I think it's a tad arrogant to assume you know better than an Oxford professor who's written about 10 editions of his book so far...
    Here's one thing I don't get and it seems like pretty simple maths:

    (Page 15)
    pV=nRT so Vm=RT/p. Now Z=Vm/VmO. The next relationship Atkins draws is easy to derive: Z=RT/(pVmO). The one after that, however, does not seem to follow: pVm=RTZ. Where did this come from? All my rearrangements just yield pVm=RT, no Z, which is what we would expect considering that we originally defined pVm=RT/p, not pVm=RTZ/p.
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    (Original post by illusionz)
    I think it's a tad arrogant to assume you know better than an Oxford professor who's written about 10 editions of his book so far...
    It's just a shame he's a bit of a **** in real life.
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    (Original post by Big-Daddy)
    Here's one thing I don't get and it seems like pretty simple maths:

    (Page 15)
    pV=nRT so Vm=RT/p. Now Z=Vm/VmO. The next relationship Atkins draws is easy to derive: Z=RT/(pVmO). The one after that, however, does not seem to follow: pVm=RTZ. Where did this come from? All my rearrangements just yield pVm=RT, no Z, which is what we would expect considering that we originally defined pVm=RT/p, not pVm=RTZ/p.
    I haven't done any physical chemistry for 2 years... and when I did have to do it I didn't learn it and failed the exam. So yeah... organics/inorganics/biological I can help with, physical I've always hated and never really bothered to learn.

    Luckily for me the way our course works, I could do my 3rd and 4th years without having to tough thermodynamics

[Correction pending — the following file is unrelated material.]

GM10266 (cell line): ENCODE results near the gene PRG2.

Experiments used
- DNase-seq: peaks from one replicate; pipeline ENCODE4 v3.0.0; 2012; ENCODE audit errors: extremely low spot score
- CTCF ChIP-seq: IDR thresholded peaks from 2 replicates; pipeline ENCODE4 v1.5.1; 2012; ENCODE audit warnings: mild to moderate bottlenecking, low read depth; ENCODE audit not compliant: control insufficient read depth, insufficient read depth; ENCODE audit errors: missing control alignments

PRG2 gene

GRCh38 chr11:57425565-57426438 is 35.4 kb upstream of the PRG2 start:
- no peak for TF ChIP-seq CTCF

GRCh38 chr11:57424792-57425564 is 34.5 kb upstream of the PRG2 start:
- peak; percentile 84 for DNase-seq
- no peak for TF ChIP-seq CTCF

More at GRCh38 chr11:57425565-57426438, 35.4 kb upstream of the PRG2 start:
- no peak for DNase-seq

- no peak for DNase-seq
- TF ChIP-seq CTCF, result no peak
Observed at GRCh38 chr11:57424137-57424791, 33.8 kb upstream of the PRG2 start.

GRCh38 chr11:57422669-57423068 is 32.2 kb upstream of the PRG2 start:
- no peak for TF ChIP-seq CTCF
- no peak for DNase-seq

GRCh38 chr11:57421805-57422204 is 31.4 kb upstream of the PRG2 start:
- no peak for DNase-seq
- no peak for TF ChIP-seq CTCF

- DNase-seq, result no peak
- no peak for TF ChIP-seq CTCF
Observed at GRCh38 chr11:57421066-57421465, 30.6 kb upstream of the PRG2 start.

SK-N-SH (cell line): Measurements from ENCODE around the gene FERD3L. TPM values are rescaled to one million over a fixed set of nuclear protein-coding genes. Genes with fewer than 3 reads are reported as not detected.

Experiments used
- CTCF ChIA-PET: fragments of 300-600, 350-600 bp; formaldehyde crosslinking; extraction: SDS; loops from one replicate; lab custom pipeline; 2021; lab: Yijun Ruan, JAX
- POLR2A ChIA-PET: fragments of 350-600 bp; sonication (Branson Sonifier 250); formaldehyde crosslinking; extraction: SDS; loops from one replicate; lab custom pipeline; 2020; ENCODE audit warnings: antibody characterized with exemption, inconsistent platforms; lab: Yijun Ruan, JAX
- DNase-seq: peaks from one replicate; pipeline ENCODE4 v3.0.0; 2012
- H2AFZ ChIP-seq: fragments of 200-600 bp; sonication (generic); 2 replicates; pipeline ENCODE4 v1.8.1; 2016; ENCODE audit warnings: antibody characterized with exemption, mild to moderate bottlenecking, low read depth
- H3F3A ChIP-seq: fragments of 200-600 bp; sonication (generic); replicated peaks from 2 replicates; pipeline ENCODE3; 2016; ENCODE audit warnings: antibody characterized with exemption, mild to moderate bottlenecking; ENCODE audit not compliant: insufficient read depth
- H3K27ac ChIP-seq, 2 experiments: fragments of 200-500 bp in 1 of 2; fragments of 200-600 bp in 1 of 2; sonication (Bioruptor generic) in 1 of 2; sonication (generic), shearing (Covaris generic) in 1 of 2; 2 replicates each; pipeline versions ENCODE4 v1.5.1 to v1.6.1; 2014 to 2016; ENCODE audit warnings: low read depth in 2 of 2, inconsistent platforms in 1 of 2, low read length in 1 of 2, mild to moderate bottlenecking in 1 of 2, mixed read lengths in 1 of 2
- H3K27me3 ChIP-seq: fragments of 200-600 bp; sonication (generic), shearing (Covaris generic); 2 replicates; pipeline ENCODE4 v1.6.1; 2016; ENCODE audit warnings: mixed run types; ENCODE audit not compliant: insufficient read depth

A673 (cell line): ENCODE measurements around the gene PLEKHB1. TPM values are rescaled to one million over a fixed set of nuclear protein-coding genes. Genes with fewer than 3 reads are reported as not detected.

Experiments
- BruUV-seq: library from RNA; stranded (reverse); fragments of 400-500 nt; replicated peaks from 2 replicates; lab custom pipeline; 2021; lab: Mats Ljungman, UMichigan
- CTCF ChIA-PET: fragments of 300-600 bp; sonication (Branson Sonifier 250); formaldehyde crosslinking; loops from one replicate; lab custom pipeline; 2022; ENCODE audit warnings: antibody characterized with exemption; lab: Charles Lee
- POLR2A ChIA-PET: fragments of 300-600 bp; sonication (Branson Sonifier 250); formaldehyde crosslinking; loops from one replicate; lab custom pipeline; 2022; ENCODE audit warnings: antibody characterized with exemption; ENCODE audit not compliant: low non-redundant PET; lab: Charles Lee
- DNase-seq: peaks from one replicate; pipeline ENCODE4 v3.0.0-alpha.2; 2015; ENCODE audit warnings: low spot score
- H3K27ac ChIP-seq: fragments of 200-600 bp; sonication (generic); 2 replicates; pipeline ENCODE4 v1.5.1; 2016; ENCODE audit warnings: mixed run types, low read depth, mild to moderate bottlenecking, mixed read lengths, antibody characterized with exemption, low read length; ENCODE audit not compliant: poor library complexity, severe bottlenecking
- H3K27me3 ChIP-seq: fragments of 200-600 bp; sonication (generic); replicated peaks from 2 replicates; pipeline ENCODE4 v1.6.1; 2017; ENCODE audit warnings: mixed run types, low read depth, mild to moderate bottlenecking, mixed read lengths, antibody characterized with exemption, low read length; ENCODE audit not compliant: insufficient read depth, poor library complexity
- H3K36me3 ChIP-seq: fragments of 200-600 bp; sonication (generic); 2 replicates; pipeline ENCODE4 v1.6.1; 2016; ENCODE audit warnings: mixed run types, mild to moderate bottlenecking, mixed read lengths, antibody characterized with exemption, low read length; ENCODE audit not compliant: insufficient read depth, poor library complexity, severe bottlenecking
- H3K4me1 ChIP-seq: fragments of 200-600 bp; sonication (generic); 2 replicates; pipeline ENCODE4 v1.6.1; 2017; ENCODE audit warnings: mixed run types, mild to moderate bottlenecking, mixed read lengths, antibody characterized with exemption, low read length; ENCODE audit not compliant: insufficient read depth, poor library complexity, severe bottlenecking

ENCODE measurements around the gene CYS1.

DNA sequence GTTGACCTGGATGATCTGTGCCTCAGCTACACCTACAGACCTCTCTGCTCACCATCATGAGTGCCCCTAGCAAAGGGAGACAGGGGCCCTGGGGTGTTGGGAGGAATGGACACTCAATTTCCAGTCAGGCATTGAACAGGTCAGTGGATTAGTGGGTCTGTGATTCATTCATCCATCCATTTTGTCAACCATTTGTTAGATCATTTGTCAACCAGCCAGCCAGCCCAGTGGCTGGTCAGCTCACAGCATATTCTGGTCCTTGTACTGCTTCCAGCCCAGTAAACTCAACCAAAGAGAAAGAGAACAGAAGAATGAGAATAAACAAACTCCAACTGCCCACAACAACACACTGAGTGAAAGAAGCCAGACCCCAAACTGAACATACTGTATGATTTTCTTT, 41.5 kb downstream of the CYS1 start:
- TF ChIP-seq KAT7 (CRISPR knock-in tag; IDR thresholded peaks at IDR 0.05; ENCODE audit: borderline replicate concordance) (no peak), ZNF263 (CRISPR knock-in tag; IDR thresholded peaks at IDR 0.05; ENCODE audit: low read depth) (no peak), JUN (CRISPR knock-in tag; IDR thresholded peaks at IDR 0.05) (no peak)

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    (Original post by JMaydom)
    It's just a shame he's a bit of a **** in real life.
    We have plenty of dicks in our dept too. Generally they're the ones who care only for research and for who students are something they have to put up with. The ones who've written books and stuff seem to genuinely enjoy teaching...
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    (Original post by JMaydom)
    It's just a shame he's a bit of a **** in real life.
    Can you explain this?

    (Page 15, 8e)
    pV=nRT so Vm=RT/p. Now Z=Vm/VmO. The next relationship Atkins draws is easy to derive: Z=RT/(pVmO). The one after that, however, does not seem to follow: pVm=RTZ. Where did this come from? All my rearrangements just yield pVm=RT, no Z, which is what we would expect considering that we originally defined pVm=RT/p, not pVm=RTZ/p.

    I've also found arithmetic mistakes elsewhere. He definitely makes plenty of these errors ...
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    (Original post by illusionz)
    We have plenty of dicks in our dept too. Generally they're the ones who care only for research and for who students are something they have to put up with. The ones who've written books and stuff seem to genuinely enjoy teaching...
    Well fortunately I never had to have him as a tutor, but he was very awkward at the chemistry event this year. The 4th years back when I was in 1st year were the last year to have him as a tutor and they said he was awful.
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    (Original post by JMaydom)
    Well fortunately I never had to have him as a tutor, but he was very awkward at the chemistry event this year. The 4th years back when I was in 1st year were the last year to have him as a tutor and they said he was awful.
    Who would you normally go to in order to ask questions or clarify problems during your early undergrad years?
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    (Original post by Big-Daddy)
    Who would you normally go to in order to ask questions or clarify problems during your early undergrad years?
    My tutors. He was the physical chemistry tutor at my college until about 2009 btw.